Getting to Cambodia is the hardest part--it's a long trip from most anywhere. The airport at Siem Riep is very easy to deal with though, and if you book your trip through one of the major resorts they will probably pick you up at the airport. Getting around is primarily by tuk tuk, and all of the drivers will be able to take you to Angkor Wat without any issues.
Photo Spot Details
This is an incredibly well-visited area, and getting in position for a good shot with a minimum of people in it can be challenging, to say the least. The prime sunrise spot is generally mobbed with tourists, and to some extent you’ll have to just accept having some people in your shots. I didn’t bring a tripod but it is allowed, although I wouldn’t recommend it–you won’t have much room to maneuver.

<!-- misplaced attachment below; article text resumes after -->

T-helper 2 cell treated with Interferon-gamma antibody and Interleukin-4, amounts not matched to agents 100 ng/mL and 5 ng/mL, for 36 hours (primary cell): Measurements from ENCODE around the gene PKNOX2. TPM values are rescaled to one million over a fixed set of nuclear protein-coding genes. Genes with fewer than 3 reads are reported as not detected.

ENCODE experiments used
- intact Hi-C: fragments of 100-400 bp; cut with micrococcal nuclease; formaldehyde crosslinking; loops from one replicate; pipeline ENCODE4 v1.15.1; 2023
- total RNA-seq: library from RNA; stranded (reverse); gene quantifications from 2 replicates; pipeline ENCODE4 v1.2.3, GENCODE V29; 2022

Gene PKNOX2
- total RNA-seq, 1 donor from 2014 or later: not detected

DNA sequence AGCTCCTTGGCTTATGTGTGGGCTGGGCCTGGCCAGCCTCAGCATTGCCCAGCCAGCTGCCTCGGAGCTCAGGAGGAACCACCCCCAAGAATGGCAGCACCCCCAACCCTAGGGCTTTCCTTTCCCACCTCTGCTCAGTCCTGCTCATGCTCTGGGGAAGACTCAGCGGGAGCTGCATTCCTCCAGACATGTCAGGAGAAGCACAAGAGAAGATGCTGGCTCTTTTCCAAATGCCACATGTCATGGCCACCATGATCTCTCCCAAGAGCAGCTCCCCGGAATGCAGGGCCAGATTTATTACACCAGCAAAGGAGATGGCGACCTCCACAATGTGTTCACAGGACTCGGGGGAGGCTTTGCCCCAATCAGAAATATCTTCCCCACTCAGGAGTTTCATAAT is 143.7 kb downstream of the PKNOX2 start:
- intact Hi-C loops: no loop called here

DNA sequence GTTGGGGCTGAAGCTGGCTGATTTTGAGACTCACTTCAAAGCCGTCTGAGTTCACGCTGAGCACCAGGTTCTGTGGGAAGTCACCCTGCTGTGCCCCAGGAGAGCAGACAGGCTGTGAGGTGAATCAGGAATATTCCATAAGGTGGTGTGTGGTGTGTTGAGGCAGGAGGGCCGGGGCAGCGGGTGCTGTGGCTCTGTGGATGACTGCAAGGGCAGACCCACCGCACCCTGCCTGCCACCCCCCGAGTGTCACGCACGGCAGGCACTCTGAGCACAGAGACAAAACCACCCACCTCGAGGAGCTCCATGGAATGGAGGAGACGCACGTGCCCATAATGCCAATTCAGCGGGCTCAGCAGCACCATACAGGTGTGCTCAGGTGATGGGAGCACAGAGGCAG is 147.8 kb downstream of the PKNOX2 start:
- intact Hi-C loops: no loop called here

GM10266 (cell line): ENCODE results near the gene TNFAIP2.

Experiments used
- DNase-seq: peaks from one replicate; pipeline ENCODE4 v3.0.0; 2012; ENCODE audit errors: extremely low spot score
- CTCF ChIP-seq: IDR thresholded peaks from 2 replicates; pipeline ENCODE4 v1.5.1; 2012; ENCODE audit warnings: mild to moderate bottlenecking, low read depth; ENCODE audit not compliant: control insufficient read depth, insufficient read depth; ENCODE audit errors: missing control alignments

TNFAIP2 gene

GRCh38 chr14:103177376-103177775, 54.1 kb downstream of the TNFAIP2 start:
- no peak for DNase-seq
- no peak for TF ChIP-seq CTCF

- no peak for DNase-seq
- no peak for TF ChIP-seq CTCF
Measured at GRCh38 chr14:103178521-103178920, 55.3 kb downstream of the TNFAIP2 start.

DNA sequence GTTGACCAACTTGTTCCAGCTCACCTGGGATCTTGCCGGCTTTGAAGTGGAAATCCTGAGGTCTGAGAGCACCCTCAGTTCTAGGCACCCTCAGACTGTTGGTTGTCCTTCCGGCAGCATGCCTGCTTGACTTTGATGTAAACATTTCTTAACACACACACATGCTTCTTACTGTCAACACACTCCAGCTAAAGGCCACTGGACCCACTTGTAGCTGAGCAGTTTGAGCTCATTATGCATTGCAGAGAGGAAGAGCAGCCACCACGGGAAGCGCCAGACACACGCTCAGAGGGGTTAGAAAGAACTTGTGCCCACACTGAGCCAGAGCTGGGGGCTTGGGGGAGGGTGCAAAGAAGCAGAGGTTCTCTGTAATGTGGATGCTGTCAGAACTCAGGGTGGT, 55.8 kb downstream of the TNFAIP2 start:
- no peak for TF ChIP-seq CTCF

Some of the coolest pictures of Angkor are details of the bas relief carvings or quiet side corridors, so you should definitely take a while to explore all of those things.
For the main reflected sunrise view as depicted in the main image, you’ll go across the initial moat, and about ¾ of the way to the inner keep. On the left you’ll see the reflecting pool, and about 200 tourists. With some persistence and pointy elbows, you’ll probably get to the front for at least one shot.
There are two seasons in Cambodia, rainy and dry. You will want to go during the dry season. Don’t even contemplate going in the wet season, as most places completely shut down and the rains can be truly torrential.
For lenses, you will want an ultra wide and a standard zoom. A fast prime can be helpful too since you’ll be doing low light work without a tripod. There’s ample opportunities for street/documentary photography too.
Finally, while Angkor Wat is the most popular site, get the locals to guide you to some of the less well-known places. You won’t have to fight the crowds, and some of them offer better photo opportunities, especially at sunset.